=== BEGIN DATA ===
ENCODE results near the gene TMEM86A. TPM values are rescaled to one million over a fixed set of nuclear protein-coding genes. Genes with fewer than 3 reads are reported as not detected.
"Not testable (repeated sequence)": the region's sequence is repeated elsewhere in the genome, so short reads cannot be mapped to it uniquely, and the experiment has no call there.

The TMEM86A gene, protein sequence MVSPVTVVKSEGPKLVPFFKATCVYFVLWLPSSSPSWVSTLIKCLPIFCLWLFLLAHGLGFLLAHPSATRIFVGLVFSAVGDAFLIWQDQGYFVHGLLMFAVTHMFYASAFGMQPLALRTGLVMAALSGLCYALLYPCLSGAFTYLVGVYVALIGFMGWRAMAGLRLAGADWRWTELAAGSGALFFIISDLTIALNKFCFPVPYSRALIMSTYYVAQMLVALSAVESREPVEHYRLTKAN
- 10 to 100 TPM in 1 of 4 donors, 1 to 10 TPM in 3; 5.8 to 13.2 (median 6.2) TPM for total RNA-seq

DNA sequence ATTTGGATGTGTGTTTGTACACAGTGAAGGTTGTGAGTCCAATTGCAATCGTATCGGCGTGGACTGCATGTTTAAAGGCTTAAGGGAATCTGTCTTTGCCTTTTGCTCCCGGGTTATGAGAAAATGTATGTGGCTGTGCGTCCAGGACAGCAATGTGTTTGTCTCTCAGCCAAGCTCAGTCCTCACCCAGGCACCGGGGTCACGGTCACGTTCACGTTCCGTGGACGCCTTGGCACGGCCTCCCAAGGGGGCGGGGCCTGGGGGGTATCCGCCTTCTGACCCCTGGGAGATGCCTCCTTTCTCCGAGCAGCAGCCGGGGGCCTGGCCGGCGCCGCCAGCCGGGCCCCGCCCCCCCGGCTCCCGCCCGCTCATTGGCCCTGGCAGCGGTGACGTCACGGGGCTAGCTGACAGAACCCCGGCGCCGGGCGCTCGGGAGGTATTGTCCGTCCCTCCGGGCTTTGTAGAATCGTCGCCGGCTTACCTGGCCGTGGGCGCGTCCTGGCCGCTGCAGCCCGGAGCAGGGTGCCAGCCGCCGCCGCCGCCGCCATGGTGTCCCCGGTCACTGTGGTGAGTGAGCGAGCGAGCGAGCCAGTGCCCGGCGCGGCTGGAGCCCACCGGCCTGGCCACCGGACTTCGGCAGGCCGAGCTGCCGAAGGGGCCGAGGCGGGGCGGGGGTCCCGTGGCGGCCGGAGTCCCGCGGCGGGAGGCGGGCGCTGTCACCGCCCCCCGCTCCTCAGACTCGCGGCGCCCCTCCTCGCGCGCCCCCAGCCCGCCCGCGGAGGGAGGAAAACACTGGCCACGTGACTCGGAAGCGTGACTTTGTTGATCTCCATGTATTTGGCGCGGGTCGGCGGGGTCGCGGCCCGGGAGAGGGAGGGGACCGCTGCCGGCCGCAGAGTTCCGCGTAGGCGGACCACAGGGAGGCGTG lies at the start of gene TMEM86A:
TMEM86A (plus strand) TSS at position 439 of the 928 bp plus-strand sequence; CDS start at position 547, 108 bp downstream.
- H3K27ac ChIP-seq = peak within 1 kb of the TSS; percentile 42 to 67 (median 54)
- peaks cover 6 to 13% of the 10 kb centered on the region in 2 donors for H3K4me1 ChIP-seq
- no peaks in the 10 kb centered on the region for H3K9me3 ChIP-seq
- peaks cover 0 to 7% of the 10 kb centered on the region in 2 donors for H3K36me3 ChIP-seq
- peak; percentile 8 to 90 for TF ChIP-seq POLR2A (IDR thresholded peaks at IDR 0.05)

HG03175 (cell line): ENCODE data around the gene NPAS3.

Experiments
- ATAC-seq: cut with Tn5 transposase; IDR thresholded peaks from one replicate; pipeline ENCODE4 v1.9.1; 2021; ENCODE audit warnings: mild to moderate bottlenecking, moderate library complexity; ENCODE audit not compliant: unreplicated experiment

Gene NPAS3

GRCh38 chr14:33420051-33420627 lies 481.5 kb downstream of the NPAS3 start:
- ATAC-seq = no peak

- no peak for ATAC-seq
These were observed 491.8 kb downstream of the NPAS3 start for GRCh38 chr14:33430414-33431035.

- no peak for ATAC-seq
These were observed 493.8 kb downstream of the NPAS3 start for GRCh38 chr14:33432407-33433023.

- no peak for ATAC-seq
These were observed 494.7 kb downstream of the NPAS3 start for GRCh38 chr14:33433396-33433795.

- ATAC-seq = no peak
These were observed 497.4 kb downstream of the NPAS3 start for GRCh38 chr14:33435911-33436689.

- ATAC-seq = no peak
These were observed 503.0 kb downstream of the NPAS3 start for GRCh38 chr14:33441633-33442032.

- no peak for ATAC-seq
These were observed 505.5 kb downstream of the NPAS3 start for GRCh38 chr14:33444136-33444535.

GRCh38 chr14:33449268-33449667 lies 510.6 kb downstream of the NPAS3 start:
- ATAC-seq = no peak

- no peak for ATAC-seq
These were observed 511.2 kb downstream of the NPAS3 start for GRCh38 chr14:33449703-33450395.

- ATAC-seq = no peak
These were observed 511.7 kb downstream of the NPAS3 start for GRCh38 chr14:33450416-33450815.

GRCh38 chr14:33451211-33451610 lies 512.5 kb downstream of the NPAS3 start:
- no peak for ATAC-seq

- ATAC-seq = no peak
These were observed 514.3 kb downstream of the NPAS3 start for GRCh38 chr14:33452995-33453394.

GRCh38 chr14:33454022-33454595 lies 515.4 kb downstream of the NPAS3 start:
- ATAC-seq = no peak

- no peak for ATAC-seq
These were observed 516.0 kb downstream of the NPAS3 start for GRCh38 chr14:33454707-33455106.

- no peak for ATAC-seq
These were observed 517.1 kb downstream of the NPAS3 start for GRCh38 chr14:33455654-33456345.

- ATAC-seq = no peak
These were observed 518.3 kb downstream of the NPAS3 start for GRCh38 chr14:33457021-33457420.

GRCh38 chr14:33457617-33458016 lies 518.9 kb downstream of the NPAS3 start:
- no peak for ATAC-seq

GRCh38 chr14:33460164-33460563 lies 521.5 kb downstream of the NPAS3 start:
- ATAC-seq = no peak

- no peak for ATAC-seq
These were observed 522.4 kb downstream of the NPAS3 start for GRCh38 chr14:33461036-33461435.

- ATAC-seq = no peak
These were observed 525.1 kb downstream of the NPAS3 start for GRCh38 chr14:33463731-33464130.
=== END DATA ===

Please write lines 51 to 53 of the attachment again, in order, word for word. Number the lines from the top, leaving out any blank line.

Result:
- ATAC-seq = no peak

- no peak for ATAC-seq
These were observed 522.4 kb downstream of the NPAS3 start for GRCh38 chr14:33461036-33461435.